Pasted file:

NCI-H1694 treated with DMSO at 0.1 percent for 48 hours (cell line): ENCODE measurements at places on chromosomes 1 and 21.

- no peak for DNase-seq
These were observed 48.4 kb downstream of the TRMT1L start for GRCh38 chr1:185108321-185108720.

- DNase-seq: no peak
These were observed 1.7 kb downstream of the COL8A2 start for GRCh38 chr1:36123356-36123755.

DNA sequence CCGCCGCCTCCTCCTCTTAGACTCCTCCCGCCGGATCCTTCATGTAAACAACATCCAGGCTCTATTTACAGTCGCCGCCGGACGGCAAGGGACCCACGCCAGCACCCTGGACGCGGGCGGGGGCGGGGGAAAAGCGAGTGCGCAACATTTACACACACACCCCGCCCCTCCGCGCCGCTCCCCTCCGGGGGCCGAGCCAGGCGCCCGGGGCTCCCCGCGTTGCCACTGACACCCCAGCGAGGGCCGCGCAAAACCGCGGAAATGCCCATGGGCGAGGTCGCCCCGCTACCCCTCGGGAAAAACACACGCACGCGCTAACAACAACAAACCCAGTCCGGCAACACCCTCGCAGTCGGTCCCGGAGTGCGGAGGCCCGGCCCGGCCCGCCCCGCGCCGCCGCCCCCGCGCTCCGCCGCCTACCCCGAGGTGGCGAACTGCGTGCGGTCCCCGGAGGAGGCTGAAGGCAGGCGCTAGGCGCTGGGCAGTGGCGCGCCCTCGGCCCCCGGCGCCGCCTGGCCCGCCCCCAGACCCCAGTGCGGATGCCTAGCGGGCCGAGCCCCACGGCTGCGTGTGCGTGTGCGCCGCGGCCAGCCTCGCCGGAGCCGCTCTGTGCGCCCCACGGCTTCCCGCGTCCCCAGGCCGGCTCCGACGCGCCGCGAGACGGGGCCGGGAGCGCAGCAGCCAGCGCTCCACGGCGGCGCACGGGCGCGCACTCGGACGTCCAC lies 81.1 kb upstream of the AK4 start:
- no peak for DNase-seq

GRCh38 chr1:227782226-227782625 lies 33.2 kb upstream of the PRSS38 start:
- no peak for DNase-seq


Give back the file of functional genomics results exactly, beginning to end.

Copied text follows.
NCI-H1694 treated with DMSO at 0.1 percent for 48 hours (cell line): ENCODE measurements at places on chromosomes 1 and 21.

- no peak for DNase-seq
These were observed 48.4 kb downstream of the TRMT1L start for GRCh38 chr1:185108321-185108720.

- DNase-seq: no peak
These were observed 1.7 kb downstream of the COL8A2 start for GRCh38 chr1:36123356-36123755.

DNA sequence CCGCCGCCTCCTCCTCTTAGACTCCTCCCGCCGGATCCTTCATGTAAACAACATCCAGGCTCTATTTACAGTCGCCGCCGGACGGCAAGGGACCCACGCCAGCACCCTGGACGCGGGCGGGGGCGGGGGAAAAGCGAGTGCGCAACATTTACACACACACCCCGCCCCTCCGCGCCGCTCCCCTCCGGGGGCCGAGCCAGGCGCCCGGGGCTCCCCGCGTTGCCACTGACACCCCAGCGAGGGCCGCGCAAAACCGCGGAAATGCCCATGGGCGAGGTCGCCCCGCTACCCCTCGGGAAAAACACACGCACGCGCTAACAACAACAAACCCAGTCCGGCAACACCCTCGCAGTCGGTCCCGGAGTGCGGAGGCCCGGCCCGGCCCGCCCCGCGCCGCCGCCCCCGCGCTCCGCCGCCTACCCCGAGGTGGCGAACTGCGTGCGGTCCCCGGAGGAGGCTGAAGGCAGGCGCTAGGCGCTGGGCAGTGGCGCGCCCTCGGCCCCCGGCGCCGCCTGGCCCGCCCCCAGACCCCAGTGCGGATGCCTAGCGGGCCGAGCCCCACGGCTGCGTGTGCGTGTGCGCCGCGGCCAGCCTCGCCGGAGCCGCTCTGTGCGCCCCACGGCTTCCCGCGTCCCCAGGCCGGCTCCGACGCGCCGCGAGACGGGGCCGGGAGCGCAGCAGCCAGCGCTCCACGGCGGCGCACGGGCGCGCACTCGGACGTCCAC lies 81.1 kb upstream of the AK4 start:
- no peak for DNase-seq

GRCh38 chr1:227782226-227782625 lies 33.2 kb upstream of the PRSS38 start:
- no peak for DNase-seq